In today's NYT, Ethan Bronner and Isabel Kershner write about the growing rift between the ultra-orthodox Haredim and the rest of Israeli society. While the current tensions are ignited by the mutual pressure of ultra-religious and secular Israelis over the "eclipse of women" from public view and the growing trend to enforce gender separation in areas hitherto thoroughly governed by secular principles (public buses, government functions), the tensions run deeper in a country of seven million where the ultra-orthodox, currently a population of one million, are the fastest growing segment of society, a poor community where sixty percent of men are intentionally unemployed, or--as they view themselves--employed in the service of life-long Torah-study.
See Bronner and Kershner's article HERE.
Saturday, January 14, 2012
What is it like to visit Jerusalem as a vaguely Jewish American travel writer and globe trotter who always held the Holy City to be one of the least interesting places in the world? Matt Gross, writing in the travel section of today's NYT online edition, was surprised at the complex charm of the old and the new, the religious and the mundane. See his article HERE.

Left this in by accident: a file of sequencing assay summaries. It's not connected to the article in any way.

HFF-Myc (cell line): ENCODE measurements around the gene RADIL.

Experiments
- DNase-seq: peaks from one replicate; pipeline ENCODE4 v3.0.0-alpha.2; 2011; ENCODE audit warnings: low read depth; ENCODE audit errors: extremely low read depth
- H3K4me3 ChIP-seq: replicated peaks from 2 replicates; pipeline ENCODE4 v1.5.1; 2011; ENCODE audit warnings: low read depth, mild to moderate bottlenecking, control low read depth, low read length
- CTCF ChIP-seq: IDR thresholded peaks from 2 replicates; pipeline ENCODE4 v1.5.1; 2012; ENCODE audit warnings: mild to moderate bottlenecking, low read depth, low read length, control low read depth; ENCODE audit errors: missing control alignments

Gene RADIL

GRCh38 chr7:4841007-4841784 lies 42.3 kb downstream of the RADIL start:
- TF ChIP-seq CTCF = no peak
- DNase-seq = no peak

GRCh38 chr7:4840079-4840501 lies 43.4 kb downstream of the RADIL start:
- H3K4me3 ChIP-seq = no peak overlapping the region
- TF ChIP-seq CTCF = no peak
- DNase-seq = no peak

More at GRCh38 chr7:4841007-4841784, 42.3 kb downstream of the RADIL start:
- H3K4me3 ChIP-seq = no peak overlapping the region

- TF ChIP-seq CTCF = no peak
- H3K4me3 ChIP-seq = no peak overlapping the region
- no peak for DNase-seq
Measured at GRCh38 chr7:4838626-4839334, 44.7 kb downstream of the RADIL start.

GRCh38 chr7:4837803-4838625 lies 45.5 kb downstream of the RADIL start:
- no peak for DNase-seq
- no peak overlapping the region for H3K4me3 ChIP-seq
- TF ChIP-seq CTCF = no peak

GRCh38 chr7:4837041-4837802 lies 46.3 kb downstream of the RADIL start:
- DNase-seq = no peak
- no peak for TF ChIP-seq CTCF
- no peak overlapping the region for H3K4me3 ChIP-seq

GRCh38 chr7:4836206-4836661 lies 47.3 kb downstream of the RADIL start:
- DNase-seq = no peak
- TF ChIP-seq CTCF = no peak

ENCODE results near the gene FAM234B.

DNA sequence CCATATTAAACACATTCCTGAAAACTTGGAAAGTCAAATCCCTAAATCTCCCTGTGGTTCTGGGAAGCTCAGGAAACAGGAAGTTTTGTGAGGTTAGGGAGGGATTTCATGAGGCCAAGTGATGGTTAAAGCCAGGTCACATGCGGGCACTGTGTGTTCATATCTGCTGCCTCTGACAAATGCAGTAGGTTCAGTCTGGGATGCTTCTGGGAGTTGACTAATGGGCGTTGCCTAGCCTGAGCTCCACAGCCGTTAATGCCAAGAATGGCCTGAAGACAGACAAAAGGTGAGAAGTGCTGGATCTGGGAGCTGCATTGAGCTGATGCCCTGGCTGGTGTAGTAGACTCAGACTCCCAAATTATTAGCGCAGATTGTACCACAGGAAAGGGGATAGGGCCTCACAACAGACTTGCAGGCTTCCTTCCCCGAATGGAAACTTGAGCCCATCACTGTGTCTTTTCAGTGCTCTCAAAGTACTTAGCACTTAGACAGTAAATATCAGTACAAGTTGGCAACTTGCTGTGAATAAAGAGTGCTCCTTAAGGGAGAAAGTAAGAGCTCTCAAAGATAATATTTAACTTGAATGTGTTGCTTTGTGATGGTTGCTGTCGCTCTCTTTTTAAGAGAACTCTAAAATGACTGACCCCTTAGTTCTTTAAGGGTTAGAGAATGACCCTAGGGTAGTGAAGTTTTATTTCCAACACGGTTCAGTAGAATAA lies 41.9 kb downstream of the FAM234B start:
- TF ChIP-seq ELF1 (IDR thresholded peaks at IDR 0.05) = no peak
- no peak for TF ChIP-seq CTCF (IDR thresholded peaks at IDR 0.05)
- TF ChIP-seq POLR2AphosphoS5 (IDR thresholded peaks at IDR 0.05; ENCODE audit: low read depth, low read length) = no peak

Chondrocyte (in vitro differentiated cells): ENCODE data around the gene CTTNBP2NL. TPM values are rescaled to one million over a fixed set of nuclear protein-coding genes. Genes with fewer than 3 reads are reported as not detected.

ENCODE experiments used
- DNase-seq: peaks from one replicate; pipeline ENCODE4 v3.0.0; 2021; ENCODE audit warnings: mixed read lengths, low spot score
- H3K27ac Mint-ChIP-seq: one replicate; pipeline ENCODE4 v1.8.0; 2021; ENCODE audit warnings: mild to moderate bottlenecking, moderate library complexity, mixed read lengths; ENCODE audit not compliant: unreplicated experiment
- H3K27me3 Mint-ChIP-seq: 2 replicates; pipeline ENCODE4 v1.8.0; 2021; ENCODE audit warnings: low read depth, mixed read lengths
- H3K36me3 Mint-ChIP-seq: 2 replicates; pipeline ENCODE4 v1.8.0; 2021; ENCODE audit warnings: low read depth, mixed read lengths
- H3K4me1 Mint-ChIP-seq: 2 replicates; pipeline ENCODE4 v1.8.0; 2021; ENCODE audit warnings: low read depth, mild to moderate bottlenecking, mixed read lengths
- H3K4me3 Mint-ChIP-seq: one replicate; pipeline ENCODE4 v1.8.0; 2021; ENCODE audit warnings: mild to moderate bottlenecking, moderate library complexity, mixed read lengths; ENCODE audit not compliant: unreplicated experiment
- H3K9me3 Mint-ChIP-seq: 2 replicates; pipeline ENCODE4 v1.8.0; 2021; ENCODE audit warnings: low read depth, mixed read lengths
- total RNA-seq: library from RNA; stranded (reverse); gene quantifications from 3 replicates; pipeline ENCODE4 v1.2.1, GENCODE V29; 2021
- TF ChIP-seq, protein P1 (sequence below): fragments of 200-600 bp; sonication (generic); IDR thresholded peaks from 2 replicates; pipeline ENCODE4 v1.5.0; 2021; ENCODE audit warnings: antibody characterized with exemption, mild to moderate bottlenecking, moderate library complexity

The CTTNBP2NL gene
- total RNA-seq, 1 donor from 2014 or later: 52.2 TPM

Sunday, January 1, 2012
An article from the Atlantic on the Israeli policy goal of keeping Jerusalem united under Israeli rule. The author, Daniel Seidemann, is an Israeli attorney specializing in Israeli-Palestinian relations in Jerusalem, and the founder of Terrestrial Jerusalem, a Jerusalem-based NGO that works towards a resolution to the question of Jerusalem consistent with the two-state solution. The Myth of United Jerusalem - The Atlantic